Human Rights Gallery
The new Human Rights Gallery will feature educational displays of all UN-recognized genocides as well as tributes to international human rights leaders including Malala Yousafzai and Martin Luther King, Jr. among others. The exhibition encourages visitors to engage with one another, and the outside world, to understand their calling relative to these social ills and the choices that one single person can make to turn the tide and combat hatred and prejudice.
The Rhona and Bruce Caress Gallery – And Still I Write: Young Diarists on War and Genocide
And Still I Write: Young Diarists on War and Genocide highlights the diaries of young people who wrote during war and genocide. The Gallery features six interactive diaries stations with 12 diarist stories rotating between them to educate visitors about the very personal stories of the Holocaust, as well as the existing dangers of hatred, prejudice and apathy. Visitors will be able to access and utilize these electronic diaries, providing them with the unique use of interactive, experiential technology. In addition, the Gallery will include a historical exhibit on Anne Frank.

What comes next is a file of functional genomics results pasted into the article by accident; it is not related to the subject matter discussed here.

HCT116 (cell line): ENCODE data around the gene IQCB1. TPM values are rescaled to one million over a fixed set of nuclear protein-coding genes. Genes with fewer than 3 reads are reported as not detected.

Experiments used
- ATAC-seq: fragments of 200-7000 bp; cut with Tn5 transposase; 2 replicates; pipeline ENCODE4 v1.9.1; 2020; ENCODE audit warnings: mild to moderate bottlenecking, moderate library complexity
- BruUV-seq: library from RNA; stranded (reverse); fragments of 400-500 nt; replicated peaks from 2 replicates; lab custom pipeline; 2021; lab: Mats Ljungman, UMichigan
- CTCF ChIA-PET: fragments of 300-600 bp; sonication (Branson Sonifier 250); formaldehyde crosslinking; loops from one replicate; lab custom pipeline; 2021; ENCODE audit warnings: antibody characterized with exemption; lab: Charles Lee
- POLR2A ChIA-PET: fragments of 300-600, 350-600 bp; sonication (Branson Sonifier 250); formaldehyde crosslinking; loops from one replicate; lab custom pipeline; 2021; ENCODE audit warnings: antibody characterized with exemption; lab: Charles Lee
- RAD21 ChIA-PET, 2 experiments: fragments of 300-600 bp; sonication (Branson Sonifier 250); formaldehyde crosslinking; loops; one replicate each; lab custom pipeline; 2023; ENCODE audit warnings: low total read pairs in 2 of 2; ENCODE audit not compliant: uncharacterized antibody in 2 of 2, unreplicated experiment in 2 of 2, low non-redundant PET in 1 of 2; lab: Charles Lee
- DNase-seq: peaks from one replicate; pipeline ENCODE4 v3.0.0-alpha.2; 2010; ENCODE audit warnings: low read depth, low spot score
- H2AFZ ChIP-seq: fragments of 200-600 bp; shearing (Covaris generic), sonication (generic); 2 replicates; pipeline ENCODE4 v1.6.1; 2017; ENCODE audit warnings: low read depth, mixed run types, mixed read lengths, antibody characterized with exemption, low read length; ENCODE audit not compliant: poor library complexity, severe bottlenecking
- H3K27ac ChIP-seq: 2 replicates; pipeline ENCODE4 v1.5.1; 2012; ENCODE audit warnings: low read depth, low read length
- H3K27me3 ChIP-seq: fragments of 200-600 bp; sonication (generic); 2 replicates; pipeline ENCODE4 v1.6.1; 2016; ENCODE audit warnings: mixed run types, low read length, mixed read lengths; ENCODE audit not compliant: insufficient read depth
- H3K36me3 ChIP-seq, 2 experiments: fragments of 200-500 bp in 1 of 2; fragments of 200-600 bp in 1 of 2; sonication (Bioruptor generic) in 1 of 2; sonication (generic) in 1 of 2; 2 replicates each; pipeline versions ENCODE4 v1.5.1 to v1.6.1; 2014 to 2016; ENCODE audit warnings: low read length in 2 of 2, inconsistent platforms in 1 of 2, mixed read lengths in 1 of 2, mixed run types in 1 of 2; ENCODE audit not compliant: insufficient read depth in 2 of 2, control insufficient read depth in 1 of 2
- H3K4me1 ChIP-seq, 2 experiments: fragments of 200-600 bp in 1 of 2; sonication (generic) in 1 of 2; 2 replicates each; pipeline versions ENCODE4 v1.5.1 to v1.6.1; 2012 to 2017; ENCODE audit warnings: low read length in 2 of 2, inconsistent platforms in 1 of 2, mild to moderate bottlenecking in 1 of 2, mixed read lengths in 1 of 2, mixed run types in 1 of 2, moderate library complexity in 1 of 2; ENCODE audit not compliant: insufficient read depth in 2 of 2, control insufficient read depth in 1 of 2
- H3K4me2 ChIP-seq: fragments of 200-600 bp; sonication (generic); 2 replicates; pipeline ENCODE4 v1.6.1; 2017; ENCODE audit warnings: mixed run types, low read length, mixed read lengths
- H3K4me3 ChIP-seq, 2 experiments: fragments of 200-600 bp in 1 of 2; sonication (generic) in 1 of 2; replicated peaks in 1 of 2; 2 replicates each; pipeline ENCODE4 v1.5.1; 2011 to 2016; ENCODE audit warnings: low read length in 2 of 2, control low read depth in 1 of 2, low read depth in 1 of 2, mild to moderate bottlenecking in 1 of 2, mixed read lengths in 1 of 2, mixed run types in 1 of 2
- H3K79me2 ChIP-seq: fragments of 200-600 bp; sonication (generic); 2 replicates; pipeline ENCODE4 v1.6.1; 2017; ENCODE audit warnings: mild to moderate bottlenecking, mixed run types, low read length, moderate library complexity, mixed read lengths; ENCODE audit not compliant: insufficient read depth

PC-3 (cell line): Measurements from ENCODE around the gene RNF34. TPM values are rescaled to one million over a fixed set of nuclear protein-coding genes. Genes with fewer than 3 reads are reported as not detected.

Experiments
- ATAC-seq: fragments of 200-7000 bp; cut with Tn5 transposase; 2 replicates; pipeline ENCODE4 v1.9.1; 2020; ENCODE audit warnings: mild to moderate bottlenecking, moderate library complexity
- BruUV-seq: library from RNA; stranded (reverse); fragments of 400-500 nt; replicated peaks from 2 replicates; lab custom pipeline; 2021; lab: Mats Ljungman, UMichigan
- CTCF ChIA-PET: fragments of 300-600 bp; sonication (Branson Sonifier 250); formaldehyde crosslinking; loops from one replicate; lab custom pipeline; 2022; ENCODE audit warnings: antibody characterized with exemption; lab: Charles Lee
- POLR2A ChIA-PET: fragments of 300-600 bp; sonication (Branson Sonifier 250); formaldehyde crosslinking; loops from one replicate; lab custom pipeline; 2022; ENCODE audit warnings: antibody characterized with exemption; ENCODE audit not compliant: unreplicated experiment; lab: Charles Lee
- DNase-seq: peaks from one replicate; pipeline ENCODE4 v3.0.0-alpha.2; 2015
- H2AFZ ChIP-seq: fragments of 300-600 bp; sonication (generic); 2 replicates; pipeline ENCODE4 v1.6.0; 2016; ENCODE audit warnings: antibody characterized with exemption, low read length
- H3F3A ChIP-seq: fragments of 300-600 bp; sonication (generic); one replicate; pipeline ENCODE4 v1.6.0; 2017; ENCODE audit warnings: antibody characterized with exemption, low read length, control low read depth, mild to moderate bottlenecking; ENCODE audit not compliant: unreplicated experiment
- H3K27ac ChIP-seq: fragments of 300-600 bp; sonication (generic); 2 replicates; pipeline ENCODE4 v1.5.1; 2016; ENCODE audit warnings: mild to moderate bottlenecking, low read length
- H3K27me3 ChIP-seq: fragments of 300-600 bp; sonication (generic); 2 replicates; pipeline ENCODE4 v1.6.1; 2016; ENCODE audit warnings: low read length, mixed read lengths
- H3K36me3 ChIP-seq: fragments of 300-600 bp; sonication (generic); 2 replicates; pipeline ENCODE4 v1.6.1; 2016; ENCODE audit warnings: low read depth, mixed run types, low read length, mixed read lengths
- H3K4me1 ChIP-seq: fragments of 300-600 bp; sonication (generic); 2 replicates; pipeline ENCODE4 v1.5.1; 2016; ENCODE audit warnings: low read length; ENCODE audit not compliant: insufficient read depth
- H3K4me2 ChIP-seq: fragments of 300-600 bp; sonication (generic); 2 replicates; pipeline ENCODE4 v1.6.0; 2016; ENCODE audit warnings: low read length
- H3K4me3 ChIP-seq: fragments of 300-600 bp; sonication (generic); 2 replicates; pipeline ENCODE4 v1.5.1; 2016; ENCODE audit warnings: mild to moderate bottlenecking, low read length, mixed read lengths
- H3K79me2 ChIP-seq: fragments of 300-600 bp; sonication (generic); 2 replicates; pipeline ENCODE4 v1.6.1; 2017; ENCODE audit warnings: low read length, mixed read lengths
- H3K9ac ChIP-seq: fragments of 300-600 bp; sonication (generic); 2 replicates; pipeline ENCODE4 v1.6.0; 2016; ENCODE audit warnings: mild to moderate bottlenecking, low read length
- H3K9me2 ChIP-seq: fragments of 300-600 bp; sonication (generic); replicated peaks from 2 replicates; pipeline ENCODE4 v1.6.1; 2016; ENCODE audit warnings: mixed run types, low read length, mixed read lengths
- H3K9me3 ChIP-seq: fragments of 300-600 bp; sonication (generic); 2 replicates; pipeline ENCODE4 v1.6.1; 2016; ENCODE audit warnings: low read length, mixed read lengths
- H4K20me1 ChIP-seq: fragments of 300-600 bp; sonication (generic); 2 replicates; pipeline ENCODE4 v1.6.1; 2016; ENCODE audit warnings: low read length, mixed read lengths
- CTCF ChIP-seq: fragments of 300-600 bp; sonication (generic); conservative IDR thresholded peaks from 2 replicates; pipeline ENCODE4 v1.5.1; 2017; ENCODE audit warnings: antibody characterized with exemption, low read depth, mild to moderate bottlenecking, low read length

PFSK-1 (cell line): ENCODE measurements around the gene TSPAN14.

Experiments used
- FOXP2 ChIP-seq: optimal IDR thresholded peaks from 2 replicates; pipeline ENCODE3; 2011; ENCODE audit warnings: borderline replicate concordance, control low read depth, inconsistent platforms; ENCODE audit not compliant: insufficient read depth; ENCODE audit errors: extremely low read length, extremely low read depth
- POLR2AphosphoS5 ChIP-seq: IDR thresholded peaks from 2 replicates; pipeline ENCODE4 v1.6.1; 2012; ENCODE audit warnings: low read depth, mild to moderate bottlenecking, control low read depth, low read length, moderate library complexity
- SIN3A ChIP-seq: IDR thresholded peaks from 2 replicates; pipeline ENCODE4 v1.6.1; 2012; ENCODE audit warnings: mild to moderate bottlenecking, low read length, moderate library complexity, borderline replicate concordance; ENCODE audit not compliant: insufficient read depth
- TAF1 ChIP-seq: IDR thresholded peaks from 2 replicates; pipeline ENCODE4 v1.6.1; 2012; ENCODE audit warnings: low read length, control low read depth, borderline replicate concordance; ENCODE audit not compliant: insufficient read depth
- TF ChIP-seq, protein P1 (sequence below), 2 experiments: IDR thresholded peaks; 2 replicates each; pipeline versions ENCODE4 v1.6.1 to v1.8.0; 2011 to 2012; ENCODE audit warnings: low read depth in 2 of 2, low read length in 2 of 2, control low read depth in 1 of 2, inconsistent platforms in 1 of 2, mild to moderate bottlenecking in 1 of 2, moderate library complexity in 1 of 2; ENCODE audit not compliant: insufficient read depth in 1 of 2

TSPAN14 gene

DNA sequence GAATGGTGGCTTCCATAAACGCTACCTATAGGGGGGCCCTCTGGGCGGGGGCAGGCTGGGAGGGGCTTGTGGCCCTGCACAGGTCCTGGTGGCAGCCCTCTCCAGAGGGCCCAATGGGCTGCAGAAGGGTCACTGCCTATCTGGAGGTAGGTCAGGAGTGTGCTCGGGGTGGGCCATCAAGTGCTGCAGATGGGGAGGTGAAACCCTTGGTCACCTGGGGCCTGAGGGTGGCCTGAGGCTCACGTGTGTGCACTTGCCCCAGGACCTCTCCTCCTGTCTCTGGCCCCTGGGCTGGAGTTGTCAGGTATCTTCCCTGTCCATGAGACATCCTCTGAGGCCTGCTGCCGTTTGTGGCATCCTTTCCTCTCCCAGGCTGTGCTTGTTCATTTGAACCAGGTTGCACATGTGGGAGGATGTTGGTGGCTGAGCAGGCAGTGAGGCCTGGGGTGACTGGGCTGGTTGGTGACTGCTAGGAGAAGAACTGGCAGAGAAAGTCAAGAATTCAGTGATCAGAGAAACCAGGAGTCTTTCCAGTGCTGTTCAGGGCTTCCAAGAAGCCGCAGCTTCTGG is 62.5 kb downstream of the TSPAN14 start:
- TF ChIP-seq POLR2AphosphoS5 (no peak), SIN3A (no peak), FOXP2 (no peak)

Two Changing Galleries
The Museum also includes two changing galleries for art and photography exhibits. The Central Gallery is naturally located in the center of the Museum building. The Josef and Edith Mincberg Gallery is a larger hall for more extensive displays. The changing exhibits are designed to complement and further explore the issues presented in the permanent galleries.
Lack Family Memorial Room
Two other areas of Holocaust Museum Houston allow for reflection and meditation. The Lack Family Memorial Room is a quiet place for contemplation. It contains the three-part work of art comprising the Wall of Remembrance, the Wall of Tears and the Wall of Hope. The Memorial Wall is a place where local Holocaust survivors can commemorate their lost loved ones.
Eric Alexander Garden of Hope
Outside the Memorial Room is a quiet garden known as the Eric Alexander Garden of Hope. It is dedicated to the eternal spirit of children and is in memory of the one and a half million children who lost their lives in the Holocaust.